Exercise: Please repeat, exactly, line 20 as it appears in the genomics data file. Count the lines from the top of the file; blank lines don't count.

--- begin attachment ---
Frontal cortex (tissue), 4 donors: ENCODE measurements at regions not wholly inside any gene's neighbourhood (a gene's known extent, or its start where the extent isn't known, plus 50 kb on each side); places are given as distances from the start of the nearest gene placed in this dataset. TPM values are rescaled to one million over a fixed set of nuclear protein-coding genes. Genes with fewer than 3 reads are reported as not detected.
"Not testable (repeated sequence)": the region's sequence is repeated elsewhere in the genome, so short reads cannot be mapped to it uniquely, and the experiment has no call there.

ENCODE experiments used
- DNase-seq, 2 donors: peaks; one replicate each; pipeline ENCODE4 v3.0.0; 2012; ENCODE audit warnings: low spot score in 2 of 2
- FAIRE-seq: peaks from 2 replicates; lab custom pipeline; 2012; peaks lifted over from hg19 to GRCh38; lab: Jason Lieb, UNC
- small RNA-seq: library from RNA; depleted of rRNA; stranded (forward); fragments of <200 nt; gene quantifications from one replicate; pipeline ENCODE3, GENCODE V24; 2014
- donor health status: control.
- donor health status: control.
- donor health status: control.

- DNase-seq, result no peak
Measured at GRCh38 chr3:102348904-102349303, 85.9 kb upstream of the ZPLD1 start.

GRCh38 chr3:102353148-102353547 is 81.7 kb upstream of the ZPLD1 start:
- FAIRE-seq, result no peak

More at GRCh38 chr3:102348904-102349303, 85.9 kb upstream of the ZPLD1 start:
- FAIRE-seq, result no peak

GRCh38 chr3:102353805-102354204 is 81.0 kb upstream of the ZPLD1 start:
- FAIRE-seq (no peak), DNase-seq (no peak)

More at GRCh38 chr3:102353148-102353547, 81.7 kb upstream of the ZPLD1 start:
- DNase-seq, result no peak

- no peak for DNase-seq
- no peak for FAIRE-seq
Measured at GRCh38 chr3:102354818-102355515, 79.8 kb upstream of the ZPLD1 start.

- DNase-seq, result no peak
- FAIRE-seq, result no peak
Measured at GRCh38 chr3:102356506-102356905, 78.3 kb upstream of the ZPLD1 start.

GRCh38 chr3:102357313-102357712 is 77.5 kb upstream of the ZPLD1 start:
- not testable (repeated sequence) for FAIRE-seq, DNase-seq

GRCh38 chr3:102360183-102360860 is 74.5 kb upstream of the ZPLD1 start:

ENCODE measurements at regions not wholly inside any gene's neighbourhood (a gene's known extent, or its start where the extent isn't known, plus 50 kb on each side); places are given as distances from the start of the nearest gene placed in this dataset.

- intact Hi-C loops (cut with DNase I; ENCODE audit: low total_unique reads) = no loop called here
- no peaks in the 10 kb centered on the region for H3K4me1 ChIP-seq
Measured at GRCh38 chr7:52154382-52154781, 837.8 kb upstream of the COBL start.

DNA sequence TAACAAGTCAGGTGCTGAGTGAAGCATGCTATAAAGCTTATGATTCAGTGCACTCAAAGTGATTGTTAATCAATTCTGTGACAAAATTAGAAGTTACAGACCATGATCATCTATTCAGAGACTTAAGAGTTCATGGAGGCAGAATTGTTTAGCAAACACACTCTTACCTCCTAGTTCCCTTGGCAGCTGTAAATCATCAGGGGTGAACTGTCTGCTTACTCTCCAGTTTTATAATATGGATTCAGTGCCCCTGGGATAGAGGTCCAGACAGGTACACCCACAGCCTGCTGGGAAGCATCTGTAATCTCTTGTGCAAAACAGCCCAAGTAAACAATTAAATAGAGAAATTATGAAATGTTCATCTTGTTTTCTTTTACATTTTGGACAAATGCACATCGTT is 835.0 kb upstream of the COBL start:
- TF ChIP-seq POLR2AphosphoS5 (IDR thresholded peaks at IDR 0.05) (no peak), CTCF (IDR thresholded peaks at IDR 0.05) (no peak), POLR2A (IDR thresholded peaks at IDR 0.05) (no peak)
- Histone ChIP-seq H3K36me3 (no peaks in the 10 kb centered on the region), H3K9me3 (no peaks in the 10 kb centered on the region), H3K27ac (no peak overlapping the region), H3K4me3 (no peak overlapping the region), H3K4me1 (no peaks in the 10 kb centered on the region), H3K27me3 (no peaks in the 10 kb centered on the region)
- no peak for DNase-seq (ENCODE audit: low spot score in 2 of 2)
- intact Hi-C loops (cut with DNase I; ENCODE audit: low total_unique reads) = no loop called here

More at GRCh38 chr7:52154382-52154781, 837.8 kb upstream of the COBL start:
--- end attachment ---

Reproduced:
- no peak for DNase-seq